Often when we think about remote work and community it’s easy to imagine some sort of YouTube or TikTok dream. You know, the one where everyone lands in Bali, operates from a cool coworking (or co-living) space, and enjoy coffee and nights out together? They swap contacts and support each other, often collaborating and finding freedom and fame by the beach.
I’m sure it is like that for some people.
But for many, finding community while we work remotely isn’t that simple.
Cooper and I recently relocated back to the UK on an Ancestry Visa. We love living in England. There’s so much opportunity here professionally speaking. Socially too, in the right situation. I also love most things about working remotely. We have the tech and the know-how to get things done easily. Many employers ‘get it’ too, so there’s no clock watching across time zones – trust exists. And, there are some wellbeing benefits associated with not having to be ‘on’ all day in an office.
Why then, last weekend over lunch, did it dawn on us that we feel a bit “meh”?
What’s going on with remote work then?
A CBS report we spotted on YouTube, shared that now over 17 million Americans call themselves digital nomads. That is, they are Americans living and working in other parts of the world.
In a stat that surprised me, CBS reported that two thirds of these so-called digital nomads were not freelancing or setting up their own businesses. Not at all. They are in fact working remotely for an American-based company.
And this is just Americans we’re talking about here. What about remote workers from all other corners of the globe?
There are now dozens of countries in Europe alone that offer what’s called a Digital Nomad visa, and we’ve seen plenty more options to apply for the same sort of thing around the world. In fact, Colombia is one of the latest off the rank to offer a digital nomad visa, and it’s quickly gaining traction as one of the most popular! (count us in…one day!).
A digital nomad visa enables the holder to legitimately work remotely from a different country, complying with tax rules and enjoying temporary resident status.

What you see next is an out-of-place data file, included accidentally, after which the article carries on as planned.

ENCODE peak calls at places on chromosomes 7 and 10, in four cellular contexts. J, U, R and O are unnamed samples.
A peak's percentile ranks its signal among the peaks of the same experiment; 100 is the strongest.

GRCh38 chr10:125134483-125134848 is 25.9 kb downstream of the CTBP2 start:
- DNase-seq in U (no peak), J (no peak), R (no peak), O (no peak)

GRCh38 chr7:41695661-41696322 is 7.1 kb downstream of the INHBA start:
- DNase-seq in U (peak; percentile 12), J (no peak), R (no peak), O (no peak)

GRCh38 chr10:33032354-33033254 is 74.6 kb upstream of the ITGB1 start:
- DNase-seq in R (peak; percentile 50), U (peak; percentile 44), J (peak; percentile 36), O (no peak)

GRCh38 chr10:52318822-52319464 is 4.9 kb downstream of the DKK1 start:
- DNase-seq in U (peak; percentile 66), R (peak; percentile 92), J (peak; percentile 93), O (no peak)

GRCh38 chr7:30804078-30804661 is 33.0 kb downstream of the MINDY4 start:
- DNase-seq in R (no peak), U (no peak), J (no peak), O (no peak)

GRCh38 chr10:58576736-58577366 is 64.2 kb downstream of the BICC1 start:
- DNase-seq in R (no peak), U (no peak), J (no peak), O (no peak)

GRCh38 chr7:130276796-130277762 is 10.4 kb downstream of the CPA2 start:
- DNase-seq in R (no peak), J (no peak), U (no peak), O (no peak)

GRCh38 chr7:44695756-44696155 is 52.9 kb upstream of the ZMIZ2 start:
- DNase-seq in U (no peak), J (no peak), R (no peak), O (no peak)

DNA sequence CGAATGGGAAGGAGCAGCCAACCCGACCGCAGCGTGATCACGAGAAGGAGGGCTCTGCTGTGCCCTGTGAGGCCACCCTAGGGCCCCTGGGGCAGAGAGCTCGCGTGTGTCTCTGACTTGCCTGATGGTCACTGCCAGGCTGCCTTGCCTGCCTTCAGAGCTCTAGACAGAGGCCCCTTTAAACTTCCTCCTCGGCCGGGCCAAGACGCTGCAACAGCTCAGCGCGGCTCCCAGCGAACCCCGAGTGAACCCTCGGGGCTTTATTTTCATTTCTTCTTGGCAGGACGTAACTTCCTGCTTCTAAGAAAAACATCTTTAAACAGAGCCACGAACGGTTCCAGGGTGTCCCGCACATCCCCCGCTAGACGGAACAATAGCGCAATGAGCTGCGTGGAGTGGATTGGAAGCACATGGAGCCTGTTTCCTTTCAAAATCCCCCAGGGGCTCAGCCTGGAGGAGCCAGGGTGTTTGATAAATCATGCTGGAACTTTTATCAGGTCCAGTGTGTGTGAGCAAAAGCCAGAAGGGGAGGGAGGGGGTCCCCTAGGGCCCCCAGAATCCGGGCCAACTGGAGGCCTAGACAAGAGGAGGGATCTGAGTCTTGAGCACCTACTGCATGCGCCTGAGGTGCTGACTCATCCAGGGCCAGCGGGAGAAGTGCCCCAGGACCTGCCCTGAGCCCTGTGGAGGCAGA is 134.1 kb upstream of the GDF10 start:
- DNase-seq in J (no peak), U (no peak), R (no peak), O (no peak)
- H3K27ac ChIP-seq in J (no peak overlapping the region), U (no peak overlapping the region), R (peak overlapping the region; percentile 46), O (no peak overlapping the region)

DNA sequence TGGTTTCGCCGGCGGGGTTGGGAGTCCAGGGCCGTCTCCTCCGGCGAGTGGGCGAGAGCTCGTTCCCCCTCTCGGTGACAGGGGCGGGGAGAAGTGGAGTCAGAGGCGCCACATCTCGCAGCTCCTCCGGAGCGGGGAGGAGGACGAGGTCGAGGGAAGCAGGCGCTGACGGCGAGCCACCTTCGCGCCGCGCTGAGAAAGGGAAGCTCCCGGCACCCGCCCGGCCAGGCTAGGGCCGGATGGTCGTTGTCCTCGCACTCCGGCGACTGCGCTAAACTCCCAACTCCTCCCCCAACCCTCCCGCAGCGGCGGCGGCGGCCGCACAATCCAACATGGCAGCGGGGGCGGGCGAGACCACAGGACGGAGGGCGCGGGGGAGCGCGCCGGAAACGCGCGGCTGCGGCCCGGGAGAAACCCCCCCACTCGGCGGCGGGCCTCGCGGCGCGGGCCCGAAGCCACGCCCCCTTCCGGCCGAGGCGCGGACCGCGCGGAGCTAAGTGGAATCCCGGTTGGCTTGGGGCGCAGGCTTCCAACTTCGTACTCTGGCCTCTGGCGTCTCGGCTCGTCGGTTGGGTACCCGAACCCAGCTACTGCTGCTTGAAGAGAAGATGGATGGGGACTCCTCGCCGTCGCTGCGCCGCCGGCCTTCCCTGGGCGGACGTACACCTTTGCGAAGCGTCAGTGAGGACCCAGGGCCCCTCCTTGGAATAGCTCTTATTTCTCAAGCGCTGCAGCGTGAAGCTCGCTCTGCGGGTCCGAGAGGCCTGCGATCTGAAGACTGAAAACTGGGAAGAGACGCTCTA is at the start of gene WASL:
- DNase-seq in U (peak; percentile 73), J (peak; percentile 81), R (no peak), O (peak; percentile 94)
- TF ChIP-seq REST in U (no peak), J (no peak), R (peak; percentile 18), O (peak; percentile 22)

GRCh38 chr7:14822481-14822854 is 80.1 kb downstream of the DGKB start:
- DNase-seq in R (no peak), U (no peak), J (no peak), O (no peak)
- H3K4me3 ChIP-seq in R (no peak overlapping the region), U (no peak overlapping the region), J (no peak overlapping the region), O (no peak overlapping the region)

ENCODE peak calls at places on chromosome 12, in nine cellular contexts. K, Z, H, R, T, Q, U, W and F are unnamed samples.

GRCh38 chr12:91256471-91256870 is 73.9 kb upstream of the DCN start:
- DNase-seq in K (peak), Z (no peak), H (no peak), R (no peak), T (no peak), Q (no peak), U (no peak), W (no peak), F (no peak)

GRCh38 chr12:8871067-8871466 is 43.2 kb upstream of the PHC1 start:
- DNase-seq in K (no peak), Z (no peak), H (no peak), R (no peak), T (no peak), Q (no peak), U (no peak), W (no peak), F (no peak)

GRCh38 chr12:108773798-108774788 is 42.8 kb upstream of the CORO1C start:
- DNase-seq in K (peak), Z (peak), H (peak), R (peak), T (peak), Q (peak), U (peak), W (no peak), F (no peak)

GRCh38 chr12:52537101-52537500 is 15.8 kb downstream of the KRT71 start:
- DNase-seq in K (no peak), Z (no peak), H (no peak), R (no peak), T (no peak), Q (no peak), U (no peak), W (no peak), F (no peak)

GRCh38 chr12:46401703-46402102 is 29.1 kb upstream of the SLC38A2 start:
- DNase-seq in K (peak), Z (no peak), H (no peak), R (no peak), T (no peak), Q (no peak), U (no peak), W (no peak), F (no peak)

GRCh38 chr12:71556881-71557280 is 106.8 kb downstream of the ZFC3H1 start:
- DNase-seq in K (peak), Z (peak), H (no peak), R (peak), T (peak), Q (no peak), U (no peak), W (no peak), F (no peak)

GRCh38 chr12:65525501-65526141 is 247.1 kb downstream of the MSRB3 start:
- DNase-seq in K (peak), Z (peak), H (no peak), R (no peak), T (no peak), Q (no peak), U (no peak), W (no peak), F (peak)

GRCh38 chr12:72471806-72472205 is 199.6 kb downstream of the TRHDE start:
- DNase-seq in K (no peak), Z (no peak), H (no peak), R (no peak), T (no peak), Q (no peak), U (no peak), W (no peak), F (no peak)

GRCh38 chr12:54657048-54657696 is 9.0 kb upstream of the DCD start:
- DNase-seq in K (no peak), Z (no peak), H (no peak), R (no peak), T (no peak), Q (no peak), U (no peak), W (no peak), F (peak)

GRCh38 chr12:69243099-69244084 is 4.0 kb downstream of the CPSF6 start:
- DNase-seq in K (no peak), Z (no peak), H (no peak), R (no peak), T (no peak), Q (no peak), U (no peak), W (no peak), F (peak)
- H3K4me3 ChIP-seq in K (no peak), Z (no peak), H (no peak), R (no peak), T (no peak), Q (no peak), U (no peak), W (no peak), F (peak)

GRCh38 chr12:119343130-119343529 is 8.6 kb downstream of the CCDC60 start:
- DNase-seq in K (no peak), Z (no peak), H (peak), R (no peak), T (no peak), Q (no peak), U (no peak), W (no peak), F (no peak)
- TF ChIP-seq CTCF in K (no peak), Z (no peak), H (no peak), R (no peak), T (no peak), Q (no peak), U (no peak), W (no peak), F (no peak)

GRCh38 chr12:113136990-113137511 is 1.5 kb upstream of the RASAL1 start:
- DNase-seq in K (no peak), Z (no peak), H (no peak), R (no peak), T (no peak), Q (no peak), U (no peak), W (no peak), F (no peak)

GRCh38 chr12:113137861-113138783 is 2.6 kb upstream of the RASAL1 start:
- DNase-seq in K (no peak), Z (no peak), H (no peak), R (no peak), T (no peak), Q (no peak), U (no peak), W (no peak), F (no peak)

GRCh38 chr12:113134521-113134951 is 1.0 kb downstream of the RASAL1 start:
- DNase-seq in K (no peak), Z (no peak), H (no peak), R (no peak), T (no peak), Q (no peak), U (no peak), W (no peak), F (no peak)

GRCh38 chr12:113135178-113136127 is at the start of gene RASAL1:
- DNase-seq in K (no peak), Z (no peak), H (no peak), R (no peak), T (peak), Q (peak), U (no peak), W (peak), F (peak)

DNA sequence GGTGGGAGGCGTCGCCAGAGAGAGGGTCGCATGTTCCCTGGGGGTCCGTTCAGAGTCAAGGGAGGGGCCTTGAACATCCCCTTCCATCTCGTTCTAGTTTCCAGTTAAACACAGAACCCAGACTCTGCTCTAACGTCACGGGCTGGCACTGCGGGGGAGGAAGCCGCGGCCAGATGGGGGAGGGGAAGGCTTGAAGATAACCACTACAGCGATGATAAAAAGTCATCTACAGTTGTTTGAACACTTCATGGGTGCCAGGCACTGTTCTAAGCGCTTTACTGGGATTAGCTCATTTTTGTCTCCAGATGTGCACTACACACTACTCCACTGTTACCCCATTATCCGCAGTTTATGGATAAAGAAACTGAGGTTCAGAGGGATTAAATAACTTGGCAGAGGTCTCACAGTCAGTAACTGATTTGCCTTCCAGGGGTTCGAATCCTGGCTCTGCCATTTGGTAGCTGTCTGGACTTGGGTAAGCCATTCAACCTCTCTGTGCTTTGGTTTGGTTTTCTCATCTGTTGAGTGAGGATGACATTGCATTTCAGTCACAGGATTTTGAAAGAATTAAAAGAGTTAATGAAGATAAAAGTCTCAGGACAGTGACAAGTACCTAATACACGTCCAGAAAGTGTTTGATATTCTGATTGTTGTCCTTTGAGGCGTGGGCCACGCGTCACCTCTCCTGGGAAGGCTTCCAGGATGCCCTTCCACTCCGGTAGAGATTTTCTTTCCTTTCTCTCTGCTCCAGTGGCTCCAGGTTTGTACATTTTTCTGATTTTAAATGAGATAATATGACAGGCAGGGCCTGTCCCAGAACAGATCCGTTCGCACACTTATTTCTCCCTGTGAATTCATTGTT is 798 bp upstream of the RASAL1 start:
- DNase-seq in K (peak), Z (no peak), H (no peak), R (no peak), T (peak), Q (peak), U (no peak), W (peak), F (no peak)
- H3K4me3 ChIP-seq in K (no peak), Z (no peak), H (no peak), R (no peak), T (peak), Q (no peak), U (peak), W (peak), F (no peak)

‘Remote working’ and ‘digital nomads’ are not new concepts, but they are now far more common than pre-COVID. Cooper and I have been interested in this space since 2019 and I am blown away by the changes we’ve witnessed since going through a global pandemic. Obviously, there are significant workforce challenges being faced by employers due to this change, but this post isn’t about that (although with my ‘Internal Comms Manager’ hat on, I could write a few posts about it…).
I’m in a position to work remotely and experience the benefits and drawbacks of it for the first time, which is how we’ve ended up writing this piece.
Remote work and community
Back to community. I wonder if there’s a tendency to undervalue it when it’s there? From neighbours to friends and colleagues – the incidental banter, conversation and learning that goes on is important for our own development.
With millions of people around the world now working remotely, not all of them can possibly be living that happy collaborative Bali dream.
As a remote worker, you may find yourself in a country where your first language isn’t as widely spoken – this can potentially make it harder to find your tribe. Similarly, if you’re in a regional area rather than a capital or big city, there may be fewer networking opportunities.
It’s easy to find yourself feeling isolated.
What to do then?
Finding your remote work tribe
Cooper and I have been exploring what works for us and wanted to share our experience in case it helps anyone else in a similar situation.
1. Local area – sports and recreation
The first big tip from us is to find a local sports or active meetup. Often the mere act of getting involved trumps the ability to communicate in your first language. Cooper, being more sporty than me, has always made heaps of friends by proactively asking around for how to get involved in anything from footy to running clubs.